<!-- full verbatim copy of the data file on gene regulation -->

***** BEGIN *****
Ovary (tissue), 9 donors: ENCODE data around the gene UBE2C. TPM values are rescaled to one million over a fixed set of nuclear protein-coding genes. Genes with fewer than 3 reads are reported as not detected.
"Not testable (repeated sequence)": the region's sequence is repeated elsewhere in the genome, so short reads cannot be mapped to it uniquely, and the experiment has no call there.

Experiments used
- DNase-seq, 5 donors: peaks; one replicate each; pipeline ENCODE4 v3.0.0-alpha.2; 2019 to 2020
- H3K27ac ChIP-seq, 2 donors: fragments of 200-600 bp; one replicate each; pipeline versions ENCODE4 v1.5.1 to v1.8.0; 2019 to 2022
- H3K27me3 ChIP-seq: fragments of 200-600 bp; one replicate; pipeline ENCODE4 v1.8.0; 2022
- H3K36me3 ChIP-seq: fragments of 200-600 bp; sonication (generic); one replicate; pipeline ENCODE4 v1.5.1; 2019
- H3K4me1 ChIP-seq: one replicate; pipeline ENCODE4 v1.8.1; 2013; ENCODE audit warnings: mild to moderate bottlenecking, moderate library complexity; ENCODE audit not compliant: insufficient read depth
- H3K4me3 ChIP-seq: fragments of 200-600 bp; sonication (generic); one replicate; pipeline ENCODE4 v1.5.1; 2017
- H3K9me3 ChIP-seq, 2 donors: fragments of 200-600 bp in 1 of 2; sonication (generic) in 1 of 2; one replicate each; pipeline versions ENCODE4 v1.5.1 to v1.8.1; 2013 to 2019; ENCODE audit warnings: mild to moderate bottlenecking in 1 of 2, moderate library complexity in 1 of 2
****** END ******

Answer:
Ovary (tissue), 9 donors: ENCODE data around the gene UBE2C. TPM values are rescaled to one million over a fixed set of nuclear protein-coding genes. Genes with fewer than 3 reads are reported as not detected.
"Not testable (repeated sequence)": the region's sequence is repeated elsewhere in the genome, so short reads cannot be mapped to it uniquely, and the experiment has no call there.

Experiments used
- DNase-seq, 5 donors: peaks; one replicate each; pipeline ENCODE4 v3.0.0-alpha.2; 2019 to 2020
- H3K27ac ChIP-seq, 2 donors: fragments of 200-600 bp; one replicate each; pipeline versions ENCODE4 v1.5.1 to v1.8.0; 2019 to 2022
- H3K27me3 ChIP-seq: fragments of 200-600 bp; one replicate; pipeline ENCODE4 v1.8.0; 2022
- H3K36me3 ChIP-seq: fragments of 200-600 bp; sonication (generic); one replicate; pipeline ENCODE4 v1.5.1; 2019
- H3K4me1 ChIP-seq: one replicate; pipeline ENCODE4 v1.8.1; 2013; ENCODE audit warnings: mild to moderate bottlenecking, moderate library complexity; ENCODE audit not compliant: insufficient read depth
- H3K4me3 ChIP-seq: fragments of 200-600 bp; sonication (generic); one replicate; pipeline ENCODE4 v1.5.1; 2017
- H3K9me3 ChIP-seq, 2 donors: fragments of 200-600 bp in 1 of 2; sonication (generic) in 1 of 2; one replicate each; pipeline versions ENCODE4 v1.5.1 to v1.8.1; 2013 to 2019; ENCODE audit warnings: mild to moderate bottlenecking in 1 of 2, moderate library complexity in 1 of 2